Ping-pong diplomacy helped US-China thawing their relations | Source – China underground

This further led to President Nixon visiting China, ending two decades of animosity between the US-PRC relations. On the week-long trip, Nixon met Chairman Mao Zedong in Zhongnanhai on February 21, 1972, and on the same evening met with Chinese Premier Chou En-lai. The week-long trip facilitated China and the United States jointly issuing the “Joint Communique” in Shanghai which stated, “The United States recognizes that all Chinese on both sides of the Taiwan Strait believe that there is only one China and that Taiwan is a part of China”.[7] To this day the strategic ambiguity of Taiwan is followed by the US.

After President Nixon’s visit, China’s table tennis team paid a return visit to the US on April 11, 1972, attracting worldwide attention. It has been 51 years since ping-pong diplomacy came to play, and to this day the name is associated synonymously with sports diplomacy.

Recent Trends in Sports Diplomacy

In recent years, sports diplomacy has been used to promote legitimate means of peace and development infrastructure in countries while hosting major sporting events. The 2014 FIFA World Cup in Rio de Janeiro created over 710,000 permanent jobs and the 2016 Rio Olympics created housing development, a metro line in the city and billions of dollars worth of infrastructure projects.[8]

Sports diplomacy in modern times is an important soft power used in foreign policy, confidence-building measures, refugee integration and entrepreneurism. It has also been used for peace and development infrastructure in countries while hosting major sporting events.

Also Read: The Political Nature of the Olympics: Protests, Boycotts and Violence at the Games

The US has a dedicated Department of State’s Sports Diplomacy Division housed in the Bureau of Educational and Cultural Affairs that engages in exchange outreach programmes and strategically uses sports diplomacy to frame its foreign policy. The Government of Australia has also interestingly come up with Sports Diplomacy Strategy where it has policies focusing on bilateral relations building linkages with neighbours and strengthening communities in the Indo-Pacific.

Sports as a means of diplomacy works tremendously in favour of enhancing soft power in geopolitics. A country with a strategy of sports diplomacy will benefit in economic development, have a positive impact on its citizens and will always be ahead compared to the rest of the world.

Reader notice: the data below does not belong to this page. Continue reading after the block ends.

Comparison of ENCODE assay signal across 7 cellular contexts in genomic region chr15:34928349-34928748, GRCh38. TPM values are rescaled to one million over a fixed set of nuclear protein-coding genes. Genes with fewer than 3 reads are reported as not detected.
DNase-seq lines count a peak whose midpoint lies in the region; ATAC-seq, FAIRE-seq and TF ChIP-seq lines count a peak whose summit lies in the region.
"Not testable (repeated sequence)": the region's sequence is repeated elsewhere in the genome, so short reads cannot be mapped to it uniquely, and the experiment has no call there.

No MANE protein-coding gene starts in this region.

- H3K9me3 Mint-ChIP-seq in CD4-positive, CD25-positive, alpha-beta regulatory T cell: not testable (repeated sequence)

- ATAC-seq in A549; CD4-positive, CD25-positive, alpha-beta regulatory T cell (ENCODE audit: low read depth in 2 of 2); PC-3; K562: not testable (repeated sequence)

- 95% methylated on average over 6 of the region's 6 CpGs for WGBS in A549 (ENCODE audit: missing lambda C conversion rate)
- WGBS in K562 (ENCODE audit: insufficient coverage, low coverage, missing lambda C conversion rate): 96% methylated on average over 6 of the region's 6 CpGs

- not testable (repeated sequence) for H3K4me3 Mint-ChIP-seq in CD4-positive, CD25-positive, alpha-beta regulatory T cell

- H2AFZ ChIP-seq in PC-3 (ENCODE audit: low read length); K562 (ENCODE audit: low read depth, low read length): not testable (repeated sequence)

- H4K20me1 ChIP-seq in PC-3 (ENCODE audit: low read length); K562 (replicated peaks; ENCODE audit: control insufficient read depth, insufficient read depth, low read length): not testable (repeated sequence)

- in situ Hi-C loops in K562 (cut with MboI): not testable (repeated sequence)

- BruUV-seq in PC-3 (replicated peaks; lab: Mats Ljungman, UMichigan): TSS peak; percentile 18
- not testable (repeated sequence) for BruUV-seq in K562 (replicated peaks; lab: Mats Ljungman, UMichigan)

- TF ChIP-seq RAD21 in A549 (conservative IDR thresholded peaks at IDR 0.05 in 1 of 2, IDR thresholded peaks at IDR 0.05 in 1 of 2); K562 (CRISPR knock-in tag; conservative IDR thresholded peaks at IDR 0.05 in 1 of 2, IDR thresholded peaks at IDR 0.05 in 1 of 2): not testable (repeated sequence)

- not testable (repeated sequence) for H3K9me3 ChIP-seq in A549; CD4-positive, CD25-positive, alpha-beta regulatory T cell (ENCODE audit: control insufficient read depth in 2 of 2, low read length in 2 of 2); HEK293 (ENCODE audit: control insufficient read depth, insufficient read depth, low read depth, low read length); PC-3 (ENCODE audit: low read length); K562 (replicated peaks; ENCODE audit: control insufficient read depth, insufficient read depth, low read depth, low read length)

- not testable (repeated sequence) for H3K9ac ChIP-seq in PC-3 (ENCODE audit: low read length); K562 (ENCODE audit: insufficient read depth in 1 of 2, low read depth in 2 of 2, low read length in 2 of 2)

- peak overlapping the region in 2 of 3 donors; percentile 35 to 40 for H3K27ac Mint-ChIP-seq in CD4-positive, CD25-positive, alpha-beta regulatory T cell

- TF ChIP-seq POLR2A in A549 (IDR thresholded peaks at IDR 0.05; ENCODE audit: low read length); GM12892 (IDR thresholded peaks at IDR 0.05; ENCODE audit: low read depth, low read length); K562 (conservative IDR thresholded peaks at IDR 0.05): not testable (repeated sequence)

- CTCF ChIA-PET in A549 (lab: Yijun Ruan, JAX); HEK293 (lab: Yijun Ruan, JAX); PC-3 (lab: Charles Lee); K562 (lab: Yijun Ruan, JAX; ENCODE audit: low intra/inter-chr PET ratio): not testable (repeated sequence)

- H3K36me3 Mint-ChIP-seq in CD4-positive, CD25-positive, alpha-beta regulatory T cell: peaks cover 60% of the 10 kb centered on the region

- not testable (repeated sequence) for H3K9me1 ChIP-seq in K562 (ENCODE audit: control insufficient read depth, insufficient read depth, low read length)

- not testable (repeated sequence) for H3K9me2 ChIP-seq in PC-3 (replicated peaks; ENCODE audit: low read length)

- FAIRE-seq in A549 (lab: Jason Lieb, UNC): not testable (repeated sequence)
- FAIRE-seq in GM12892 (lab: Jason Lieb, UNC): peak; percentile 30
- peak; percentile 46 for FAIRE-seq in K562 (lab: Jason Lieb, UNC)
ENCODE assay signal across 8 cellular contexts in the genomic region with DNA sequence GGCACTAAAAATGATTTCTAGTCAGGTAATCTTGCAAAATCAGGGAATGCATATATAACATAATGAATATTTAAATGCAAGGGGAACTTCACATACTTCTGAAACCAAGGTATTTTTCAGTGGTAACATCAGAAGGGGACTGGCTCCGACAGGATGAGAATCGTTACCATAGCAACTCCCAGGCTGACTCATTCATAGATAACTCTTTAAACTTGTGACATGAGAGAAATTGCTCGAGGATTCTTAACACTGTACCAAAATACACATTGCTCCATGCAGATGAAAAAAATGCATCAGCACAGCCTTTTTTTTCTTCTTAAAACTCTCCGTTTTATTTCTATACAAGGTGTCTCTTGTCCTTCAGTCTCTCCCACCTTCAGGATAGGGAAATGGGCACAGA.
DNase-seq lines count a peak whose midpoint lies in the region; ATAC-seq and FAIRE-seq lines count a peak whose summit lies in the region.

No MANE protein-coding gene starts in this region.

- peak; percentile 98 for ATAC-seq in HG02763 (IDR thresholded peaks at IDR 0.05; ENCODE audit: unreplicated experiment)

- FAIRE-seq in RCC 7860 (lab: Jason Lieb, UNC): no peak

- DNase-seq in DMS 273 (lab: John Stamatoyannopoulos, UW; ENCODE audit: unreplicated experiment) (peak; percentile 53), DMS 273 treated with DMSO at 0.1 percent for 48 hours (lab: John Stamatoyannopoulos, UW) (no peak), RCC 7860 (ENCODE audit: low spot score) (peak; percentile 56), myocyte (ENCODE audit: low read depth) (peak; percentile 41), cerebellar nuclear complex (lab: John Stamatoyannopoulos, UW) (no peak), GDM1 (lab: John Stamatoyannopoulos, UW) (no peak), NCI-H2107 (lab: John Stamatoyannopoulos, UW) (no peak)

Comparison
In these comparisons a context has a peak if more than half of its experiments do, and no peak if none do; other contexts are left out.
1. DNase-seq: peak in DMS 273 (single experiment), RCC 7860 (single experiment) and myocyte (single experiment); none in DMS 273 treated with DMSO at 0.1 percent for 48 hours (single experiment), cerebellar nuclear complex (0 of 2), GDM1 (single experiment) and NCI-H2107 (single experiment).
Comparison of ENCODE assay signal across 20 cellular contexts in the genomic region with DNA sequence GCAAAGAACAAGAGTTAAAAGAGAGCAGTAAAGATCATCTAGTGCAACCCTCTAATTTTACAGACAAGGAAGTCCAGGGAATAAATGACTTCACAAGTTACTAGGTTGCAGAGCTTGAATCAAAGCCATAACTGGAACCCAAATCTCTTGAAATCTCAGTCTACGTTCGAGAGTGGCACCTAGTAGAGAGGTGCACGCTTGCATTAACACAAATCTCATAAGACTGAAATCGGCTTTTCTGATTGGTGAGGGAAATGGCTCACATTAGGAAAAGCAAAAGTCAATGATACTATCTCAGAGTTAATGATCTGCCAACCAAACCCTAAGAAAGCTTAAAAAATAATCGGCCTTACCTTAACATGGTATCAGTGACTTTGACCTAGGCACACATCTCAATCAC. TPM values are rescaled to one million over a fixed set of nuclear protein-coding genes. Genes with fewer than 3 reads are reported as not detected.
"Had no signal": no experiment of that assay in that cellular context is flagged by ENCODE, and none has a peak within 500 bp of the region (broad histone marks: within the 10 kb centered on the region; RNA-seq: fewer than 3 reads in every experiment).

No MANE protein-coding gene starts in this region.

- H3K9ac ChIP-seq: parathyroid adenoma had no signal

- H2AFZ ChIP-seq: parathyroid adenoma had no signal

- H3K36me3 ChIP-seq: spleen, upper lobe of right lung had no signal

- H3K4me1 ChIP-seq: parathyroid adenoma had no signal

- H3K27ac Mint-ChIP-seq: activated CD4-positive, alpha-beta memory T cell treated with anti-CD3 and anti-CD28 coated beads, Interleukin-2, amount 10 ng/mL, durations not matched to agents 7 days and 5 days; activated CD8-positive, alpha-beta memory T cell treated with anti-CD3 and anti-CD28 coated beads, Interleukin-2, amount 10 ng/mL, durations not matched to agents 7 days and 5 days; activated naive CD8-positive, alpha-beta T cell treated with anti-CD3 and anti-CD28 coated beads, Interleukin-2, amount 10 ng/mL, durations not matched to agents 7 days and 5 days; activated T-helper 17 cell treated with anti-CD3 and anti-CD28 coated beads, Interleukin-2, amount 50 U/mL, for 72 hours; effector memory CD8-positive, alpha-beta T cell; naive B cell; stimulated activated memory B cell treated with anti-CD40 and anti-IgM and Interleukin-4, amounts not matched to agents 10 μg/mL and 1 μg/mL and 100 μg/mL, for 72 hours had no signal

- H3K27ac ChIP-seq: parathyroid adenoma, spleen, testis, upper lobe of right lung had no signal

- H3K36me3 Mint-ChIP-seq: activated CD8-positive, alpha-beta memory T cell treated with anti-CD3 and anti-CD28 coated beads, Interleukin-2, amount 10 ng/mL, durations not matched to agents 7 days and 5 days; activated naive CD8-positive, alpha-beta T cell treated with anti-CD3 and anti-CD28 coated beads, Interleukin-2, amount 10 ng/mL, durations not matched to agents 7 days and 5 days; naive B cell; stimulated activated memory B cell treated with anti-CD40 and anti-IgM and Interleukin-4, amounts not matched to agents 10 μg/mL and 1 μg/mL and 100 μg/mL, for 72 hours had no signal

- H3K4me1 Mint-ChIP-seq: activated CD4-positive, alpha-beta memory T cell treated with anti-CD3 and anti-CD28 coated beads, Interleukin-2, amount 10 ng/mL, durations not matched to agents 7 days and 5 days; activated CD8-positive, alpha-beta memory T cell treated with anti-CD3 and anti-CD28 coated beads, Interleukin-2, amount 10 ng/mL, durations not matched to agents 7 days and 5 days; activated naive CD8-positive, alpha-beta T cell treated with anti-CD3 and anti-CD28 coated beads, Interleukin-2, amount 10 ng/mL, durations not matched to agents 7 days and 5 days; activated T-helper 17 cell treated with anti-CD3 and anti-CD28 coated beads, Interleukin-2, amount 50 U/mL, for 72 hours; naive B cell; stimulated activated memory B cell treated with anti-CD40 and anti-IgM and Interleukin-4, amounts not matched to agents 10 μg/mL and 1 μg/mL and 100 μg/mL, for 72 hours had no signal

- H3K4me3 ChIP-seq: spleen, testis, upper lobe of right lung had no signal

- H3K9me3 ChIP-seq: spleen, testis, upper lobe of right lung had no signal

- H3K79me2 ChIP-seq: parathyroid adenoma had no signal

REFERENCES

  1. Welcome to the Ancient Olympic Games. (n.d.). International Olympic Committee. Retrieved November 24, 2022, from https://olympics.com/ioc/ancient-olympic-games
  2. KAUR, L. K., & CHANDER, R. (2019, October 25). ANCIENT INDIAN SPORTS A HISTORICAL ANALYSIS. BEST Journals. https://www.academia.edu/21815198/ANCIENT_INDIAN_SPORTS_A_HISTORICAL_ANALYSIS
  3. The Russians who came with a warning Britain wouldn’t hear. (2020d, November 13). BBC Sport. https://www.bbc.com/sport/football/54839305
  4. Ibid.
  5. Devoss, D. (2002, April 1). Ping-Pong Diplomacy. Smithsonian Magazine. https://www.smithsonianmag.com/history/ping-pong-diplomacy-60307544/
  6. Damiani, M. (2022, April 22). 20+ Rare Pictures of the ‘Ping Pong Diplomacy.’ China Underground. https://china-underground.com/2018/05/20/20-rare-pictures-of-the-ping-ping-diplomacy/
  7. Joint Communiqué of the People’s Republic of China and the United States of America, August 17, 1982 | US-China Institute. (n.d.). https://china.usc.edu/joint-communiqu%C3%A9-peoples-republic-china-and-united-states-america-august-17-1982
  8. Forster, J. (2017, February 11). Peace Through Sports: An Introduction To Sports Diplomacy. The Organization for World Peace. https://theowp.org/reports/peace-through-sports-an-introduction-to-sports-diplomacy/

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About the author

Dhanya D is a research officer at the Chennai Centre for China Studies. Her research work focuses on “Myanmar’s Rohingya Refugees: An Analysis of a Humanitarian Crisis”. Her areas of interest include Refugee studies, Geopolitics and Peace and Conflict studies.


Dhanya D

Dhanya D is a research officer at the Chennai Centre for China Studies. Her research work focuses on “Myanmar’s Rohingya Refugees: An Analysis of a Humanitarian Crisis”. Her areas of interest include Refugee studies, Geopolitics and Peace and Conflict studies.